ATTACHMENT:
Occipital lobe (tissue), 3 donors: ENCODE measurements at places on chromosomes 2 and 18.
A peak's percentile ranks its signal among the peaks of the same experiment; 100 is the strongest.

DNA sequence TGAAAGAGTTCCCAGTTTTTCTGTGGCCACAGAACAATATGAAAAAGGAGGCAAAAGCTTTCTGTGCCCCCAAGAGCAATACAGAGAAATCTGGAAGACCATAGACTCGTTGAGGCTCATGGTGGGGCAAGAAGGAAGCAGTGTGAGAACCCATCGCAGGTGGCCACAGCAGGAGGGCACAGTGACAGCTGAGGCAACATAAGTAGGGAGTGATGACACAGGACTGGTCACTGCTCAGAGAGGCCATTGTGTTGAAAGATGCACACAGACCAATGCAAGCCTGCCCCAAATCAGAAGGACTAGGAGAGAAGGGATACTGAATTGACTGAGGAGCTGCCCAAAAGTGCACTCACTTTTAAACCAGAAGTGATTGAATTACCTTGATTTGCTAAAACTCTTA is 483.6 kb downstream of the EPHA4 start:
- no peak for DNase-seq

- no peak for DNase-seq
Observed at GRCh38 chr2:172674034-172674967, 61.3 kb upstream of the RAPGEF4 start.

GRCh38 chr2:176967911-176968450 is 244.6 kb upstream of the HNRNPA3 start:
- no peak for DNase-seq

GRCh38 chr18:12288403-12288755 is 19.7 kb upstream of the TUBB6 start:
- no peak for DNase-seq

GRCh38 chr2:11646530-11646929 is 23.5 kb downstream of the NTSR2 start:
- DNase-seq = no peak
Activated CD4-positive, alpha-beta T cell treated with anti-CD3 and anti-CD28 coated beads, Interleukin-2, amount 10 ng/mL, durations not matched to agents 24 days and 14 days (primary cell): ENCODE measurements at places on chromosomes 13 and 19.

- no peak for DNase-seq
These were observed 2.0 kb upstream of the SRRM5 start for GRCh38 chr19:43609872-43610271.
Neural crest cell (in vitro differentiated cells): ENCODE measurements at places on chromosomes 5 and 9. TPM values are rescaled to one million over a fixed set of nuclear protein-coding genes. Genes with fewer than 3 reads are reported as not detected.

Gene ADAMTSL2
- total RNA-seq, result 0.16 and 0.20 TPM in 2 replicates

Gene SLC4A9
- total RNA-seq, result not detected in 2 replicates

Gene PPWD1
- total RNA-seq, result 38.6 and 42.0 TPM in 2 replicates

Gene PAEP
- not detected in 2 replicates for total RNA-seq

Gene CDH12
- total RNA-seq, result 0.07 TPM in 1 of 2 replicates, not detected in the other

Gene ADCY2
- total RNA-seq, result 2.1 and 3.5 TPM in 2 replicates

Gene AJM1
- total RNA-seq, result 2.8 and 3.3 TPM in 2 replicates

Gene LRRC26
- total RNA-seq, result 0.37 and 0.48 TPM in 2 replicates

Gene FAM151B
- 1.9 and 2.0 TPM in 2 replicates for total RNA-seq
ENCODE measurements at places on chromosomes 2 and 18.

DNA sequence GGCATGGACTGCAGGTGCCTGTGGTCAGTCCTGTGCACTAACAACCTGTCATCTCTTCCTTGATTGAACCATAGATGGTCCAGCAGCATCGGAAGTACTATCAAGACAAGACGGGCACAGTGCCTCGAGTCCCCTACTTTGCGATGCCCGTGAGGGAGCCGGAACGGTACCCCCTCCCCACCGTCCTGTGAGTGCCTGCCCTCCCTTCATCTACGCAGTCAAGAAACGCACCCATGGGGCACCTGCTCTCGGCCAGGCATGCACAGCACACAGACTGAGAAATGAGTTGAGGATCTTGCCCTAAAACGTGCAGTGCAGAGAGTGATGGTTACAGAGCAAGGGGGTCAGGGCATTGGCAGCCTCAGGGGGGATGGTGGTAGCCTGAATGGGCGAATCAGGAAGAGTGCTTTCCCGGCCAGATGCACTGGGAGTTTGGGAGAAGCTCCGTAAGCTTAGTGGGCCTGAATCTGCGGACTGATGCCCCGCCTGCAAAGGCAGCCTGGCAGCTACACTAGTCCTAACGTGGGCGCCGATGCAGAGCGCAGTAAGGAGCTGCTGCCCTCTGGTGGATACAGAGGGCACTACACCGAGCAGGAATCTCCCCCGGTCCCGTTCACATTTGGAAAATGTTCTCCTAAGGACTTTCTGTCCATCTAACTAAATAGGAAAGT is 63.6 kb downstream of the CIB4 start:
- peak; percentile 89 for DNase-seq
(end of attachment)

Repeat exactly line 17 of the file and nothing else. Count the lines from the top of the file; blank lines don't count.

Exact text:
Gene ADAMTSL2